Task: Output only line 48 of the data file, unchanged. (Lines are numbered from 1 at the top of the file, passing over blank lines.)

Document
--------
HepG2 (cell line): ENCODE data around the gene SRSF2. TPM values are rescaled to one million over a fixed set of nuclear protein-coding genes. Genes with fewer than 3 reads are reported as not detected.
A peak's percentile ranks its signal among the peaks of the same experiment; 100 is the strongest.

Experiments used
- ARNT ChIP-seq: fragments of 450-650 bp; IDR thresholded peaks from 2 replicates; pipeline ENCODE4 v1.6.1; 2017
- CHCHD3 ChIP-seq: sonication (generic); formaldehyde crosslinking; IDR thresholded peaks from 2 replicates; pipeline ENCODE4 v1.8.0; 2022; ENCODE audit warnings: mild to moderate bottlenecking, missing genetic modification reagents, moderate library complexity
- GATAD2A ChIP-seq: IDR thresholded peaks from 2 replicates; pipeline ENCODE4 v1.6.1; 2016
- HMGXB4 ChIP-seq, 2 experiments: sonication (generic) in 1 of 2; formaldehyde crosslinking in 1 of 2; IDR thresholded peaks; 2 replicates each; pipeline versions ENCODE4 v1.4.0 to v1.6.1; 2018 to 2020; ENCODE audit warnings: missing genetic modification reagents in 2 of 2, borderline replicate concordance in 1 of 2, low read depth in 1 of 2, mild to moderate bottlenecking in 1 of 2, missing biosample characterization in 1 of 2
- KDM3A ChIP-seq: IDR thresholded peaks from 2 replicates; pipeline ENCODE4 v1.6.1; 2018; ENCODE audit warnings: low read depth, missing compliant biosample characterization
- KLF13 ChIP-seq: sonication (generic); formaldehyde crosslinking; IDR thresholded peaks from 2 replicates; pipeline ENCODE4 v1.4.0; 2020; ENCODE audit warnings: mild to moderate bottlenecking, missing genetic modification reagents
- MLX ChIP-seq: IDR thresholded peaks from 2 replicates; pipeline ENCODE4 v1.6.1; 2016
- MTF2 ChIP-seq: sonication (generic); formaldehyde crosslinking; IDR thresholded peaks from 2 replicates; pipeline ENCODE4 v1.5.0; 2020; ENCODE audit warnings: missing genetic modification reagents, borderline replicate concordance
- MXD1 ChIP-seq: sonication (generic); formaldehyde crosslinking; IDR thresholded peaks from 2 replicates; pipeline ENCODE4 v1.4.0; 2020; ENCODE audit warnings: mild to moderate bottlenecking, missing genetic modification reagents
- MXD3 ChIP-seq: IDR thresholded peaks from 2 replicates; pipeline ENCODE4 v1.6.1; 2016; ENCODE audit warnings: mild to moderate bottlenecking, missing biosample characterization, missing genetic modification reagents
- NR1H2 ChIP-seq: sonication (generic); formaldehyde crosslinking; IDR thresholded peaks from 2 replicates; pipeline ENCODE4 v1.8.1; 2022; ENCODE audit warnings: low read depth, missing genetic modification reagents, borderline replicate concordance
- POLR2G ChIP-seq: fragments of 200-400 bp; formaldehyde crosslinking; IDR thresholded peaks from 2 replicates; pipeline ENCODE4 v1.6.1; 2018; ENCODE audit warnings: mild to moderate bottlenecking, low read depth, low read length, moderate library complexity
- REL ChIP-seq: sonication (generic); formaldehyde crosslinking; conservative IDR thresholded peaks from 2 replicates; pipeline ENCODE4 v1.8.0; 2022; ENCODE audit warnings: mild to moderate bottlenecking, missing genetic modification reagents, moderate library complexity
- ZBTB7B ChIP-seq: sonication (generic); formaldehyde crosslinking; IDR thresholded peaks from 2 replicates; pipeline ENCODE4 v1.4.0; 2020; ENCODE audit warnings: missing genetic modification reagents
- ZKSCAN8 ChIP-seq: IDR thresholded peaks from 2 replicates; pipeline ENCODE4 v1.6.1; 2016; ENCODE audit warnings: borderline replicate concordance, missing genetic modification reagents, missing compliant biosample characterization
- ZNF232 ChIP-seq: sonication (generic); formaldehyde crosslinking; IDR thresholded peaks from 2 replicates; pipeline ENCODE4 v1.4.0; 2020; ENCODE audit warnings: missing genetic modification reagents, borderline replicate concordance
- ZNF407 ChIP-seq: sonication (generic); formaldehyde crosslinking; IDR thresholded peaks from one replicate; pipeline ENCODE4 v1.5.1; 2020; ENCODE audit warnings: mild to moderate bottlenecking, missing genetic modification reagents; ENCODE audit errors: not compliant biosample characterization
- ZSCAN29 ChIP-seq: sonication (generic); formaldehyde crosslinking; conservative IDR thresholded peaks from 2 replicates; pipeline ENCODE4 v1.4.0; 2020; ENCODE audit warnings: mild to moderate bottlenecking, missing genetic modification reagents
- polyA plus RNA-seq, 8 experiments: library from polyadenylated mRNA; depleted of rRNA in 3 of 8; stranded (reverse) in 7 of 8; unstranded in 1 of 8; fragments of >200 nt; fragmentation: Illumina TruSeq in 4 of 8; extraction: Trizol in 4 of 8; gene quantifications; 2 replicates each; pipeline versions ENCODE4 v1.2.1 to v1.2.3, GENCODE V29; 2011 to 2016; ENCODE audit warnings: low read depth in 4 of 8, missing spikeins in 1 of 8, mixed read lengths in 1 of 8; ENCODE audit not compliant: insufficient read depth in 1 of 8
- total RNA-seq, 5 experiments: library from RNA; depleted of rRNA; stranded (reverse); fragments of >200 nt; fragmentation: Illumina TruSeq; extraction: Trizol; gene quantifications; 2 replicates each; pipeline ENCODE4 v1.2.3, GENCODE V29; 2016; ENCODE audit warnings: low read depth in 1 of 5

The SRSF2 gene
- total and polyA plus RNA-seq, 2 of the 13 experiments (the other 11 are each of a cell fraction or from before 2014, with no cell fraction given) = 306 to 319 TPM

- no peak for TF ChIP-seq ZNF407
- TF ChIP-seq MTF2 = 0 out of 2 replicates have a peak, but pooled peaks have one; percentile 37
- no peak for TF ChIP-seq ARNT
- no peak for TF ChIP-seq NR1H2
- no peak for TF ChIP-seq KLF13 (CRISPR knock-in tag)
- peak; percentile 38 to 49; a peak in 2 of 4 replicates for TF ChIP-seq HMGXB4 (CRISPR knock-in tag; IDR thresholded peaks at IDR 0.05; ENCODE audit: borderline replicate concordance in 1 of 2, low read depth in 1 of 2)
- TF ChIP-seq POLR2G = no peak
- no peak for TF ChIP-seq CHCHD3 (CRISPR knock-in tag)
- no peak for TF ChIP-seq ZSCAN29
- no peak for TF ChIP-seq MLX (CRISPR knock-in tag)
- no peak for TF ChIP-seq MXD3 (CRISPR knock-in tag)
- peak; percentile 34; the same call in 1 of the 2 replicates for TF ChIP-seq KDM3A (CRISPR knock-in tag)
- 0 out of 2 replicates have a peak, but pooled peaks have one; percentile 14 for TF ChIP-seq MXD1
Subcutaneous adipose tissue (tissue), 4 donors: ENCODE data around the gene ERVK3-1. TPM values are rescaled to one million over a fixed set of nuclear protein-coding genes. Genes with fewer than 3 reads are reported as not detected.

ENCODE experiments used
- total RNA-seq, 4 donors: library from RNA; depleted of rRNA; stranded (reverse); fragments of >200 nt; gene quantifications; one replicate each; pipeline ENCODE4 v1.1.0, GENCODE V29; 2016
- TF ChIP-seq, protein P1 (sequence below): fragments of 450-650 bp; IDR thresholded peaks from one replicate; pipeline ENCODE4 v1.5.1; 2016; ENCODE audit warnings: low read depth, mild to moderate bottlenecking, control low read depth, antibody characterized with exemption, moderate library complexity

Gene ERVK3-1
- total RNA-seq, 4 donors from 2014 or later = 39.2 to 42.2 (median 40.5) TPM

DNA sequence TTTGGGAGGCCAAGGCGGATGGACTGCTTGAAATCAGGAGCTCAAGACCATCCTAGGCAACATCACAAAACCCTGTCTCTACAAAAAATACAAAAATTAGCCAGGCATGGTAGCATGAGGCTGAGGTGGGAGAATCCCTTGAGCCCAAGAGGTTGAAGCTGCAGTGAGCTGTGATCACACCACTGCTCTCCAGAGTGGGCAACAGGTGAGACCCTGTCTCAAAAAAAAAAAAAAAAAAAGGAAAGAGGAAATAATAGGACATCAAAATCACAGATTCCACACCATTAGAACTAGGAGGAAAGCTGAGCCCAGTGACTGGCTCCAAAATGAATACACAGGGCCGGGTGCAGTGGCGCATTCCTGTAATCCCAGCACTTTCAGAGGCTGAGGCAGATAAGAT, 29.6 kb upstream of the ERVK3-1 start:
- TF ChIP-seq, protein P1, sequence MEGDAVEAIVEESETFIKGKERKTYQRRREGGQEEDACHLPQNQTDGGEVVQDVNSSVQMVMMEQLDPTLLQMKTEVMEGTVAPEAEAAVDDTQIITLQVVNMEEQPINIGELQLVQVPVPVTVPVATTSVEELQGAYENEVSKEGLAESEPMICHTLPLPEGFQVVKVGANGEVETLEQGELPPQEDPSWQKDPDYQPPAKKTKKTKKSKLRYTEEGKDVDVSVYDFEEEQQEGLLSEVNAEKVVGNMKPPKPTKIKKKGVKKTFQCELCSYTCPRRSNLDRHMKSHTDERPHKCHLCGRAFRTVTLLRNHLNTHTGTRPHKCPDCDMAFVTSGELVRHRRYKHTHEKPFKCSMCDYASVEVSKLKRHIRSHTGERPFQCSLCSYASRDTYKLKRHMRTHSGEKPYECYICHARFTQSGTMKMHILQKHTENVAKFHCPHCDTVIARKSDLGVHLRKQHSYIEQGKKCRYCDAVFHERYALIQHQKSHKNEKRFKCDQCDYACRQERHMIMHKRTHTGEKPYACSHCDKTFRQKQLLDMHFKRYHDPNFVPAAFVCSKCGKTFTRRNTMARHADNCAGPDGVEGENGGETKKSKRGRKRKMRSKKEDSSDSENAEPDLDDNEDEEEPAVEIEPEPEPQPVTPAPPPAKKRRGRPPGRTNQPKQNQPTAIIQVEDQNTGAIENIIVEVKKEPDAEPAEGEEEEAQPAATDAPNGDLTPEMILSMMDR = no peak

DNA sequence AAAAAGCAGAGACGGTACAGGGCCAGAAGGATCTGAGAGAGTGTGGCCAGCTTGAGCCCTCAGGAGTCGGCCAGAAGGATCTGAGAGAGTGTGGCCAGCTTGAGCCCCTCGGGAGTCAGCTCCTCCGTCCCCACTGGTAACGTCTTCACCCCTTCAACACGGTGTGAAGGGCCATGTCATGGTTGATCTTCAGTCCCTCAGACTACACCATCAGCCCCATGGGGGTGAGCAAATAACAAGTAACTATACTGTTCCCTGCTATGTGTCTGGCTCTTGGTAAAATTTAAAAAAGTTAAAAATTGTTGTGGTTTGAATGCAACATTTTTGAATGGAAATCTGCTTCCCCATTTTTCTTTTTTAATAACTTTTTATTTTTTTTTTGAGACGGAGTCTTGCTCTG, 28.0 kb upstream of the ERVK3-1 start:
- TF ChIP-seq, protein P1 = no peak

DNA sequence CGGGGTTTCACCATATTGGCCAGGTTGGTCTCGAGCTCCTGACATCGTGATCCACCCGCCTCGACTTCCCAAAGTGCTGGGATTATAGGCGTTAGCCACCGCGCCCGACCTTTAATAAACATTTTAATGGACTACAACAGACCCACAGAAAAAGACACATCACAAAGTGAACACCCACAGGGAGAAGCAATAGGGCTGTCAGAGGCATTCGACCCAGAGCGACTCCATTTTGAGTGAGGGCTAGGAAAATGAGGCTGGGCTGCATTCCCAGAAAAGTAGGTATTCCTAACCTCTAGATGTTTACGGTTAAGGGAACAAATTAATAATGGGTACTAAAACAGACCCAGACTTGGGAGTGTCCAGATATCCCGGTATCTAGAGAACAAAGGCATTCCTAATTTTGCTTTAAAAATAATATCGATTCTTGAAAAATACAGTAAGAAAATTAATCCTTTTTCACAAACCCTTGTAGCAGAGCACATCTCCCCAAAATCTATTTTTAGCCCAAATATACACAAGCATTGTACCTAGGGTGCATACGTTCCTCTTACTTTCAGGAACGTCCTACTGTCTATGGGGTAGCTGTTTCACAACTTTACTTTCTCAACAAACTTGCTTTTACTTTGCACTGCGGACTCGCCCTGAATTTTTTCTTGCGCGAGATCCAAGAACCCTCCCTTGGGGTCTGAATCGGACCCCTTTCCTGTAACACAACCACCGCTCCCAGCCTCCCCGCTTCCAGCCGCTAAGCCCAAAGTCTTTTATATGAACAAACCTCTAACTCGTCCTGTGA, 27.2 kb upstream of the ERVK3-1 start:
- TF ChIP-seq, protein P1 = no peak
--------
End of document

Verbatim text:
- TF ChIP-seq, protein P1 = no peak